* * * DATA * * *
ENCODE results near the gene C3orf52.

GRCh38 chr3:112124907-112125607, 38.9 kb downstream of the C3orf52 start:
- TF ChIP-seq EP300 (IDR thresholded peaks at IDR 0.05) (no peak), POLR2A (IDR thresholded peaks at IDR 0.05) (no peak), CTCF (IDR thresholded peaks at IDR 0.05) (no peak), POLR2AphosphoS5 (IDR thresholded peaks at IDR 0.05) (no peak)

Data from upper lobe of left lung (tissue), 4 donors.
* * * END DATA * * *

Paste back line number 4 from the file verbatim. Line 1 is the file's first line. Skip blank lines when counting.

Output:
Data from upper lobe of left lung (tissue), 4 donors.